UK legacy market growth set to improve over the next five years
Over the past few weeks, we’ve updated our forecast for the total UK legacy market, to reflect both revised ONS projections for the number of UK deaths and the latest economic forecasts, following the UK’s departure from the EU.
What’s in store
We anticipate that total UK legacy income will increase from £3.2bn in 2019 to £3.9bn in 2024, representing a growth rate of around 3.6% p.a. – and a more optimistic outlook than the 3.3% p.a. growth in our spring 2019 forecasts. The uplift is primarily driven by the significant upward revision in the ONS’s death forecasts (more on this here), reflecting a reduction in their expectations for future growth in life expectancy.
Although more positive than our previous forecasts, our analysis suggests that the legacy market will grow more slowly than the 4.1% p.a. we’ve seen over the period 2014-2019; when it was supported by both strong growth in the number of deaths and a relatively buoyant economy.
In comparison, growth in economic activity throughout 2020 and into 2021 is likely to be sluggish, due to ongoing uncertainty over the nature of the UK’s future trading relationship with the EU. In the near term, legacy incomes will be driven by the number of bequests rather than the average value of these bequests.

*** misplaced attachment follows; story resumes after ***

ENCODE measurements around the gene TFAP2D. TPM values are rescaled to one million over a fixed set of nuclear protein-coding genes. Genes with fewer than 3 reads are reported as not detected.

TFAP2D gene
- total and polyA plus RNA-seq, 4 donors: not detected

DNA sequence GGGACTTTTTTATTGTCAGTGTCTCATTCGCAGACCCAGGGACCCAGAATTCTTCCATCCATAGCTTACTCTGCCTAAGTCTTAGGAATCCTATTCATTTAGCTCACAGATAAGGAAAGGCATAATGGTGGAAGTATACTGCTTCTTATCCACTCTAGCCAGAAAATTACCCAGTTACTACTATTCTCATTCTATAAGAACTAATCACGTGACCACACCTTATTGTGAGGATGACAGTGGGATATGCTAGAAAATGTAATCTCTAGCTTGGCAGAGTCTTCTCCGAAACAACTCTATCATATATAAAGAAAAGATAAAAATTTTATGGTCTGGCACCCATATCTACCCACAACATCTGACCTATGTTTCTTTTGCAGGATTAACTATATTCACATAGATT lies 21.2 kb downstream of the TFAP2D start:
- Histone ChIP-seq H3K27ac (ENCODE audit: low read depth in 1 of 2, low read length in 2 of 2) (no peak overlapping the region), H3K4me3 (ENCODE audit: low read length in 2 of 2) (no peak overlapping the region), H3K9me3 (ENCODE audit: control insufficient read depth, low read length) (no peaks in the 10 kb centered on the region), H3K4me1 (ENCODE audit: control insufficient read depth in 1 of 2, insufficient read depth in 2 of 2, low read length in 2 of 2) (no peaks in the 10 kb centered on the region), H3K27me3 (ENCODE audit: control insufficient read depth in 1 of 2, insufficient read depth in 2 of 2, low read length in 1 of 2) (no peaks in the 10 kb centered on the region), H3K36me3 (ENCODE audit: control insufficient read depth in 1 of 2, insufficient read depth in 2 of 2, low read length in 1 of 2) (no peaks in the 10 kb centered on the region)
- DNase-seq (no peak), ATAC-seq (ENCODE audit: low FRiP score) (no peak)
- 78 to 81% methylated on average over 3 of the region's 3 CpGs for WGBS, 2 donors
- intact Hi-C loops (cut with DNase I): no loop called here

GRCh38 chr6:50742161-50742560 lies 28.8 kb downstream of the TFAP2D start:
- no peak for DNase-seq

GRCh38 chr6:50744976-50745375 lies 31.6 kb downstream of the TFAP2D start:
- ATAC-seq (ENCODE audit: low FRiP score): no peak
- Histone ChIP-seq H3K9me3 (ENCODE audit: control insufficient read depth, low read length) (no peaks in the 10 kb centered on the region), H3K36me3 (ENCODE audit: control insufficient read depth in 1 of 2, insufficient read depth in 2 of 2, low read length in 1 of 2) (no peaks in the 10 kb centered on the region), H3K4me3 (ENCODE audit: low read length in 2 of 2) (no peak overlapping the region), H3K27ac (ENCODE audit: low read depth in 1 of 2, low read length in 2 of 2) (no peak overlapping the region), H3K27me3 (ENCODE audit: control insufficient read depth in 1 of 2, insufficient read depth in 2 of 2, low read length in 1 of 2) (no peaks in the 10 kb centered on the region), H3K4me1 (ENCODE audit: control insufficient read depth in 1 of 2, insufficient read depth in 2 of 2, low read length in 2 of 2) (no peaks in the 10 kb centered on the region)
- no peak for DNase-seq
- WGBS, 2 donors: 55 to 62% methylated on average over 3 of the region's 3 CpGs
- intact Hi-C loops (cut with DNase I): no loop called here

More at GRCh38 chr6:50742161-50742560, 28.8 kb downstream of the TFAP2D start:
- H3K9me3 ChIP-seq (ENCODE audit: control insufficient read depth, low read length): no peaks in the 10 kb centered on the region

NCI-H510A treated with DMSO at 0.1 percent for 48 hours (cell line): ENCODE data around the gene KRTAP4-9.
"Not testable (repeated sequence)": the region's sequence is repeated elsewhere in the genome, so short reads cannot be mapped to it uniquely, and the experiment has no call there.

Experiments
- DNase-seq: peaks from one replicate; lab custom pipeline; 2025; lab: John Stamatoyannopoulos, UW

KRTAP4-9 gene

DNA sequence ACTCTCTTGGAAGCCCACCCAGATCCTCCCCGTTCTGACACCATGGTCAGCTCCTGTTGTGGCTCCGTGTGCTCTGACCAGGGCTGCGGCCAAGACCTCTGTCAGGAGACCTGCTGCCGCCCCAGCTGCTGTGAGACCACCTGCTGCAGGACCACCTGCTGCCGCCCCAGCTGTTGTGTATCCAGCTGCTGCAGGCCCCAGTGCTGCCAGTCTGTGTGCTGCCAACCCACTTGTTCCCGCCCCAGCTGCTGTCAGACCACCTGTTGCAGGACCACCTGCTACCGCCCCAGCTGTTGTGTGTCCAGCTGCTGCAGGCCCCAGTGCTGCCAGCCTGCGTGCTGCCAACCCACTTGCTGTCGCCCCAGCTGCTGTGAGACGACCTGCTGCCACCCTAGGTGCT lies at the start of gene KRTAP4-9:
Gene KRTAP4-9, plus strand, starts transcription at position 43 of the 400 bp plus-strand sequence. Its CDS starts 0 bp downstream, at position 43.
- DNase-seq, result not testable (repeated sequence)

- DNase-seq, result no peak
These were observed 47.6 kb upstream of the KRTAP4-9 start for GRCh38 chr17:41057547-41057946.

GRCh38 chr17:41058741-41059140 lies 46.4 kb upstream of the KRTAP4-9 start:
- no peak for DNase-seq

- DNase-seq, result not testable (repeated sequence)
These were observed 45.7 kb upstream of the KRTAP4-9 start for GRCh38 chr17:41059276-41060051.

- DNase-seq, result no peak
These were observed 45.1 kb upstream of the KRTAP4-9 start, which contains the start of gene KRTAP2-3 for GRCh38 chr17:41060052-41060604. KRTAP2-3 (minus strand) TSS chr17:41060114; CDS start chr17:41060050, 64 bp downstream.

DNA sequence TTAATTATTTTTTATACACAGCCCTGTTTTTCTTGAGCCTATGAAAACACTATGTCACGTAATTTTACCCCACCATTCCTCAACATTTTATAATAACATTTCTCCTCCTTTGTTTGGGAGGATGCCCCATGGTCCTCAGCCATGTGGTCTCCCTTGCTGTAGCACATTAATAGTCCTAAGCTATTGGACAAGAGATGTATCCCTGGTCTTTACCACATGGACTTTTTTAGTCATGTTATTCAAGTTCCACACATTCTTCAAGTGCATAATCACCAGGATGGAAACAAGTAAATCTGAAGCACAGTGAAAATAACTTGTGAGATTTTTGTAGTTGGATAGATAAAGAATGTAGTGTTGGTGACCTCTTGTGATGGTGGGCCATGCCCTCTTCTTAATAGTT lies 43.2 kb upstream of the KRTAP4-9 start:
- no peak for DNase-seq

By the end of 2024, we expect the economy to have returned to the kind of performance seen over the last couple of decades. Combined with expectations of continued increases in the number of deaths, and the growing influence on death rates of the 1 in 5 women born in the 1960s that do not have children, longer-term prospects for the UK legacy market remain very positive – particularly when compared to other sources of fundraising income.
What does this mean for charities?
While charities have no influence over either of the key drivers of legacy income at the market level, they should act now to put themselves in the best position to take advantage of the expected long-run market growth.
In a highly competitive market, with significant in-built lags between investment and realising income, charities should be looking at their legacy fundraising budgets. Investment now could ensure they get their share of future growth.
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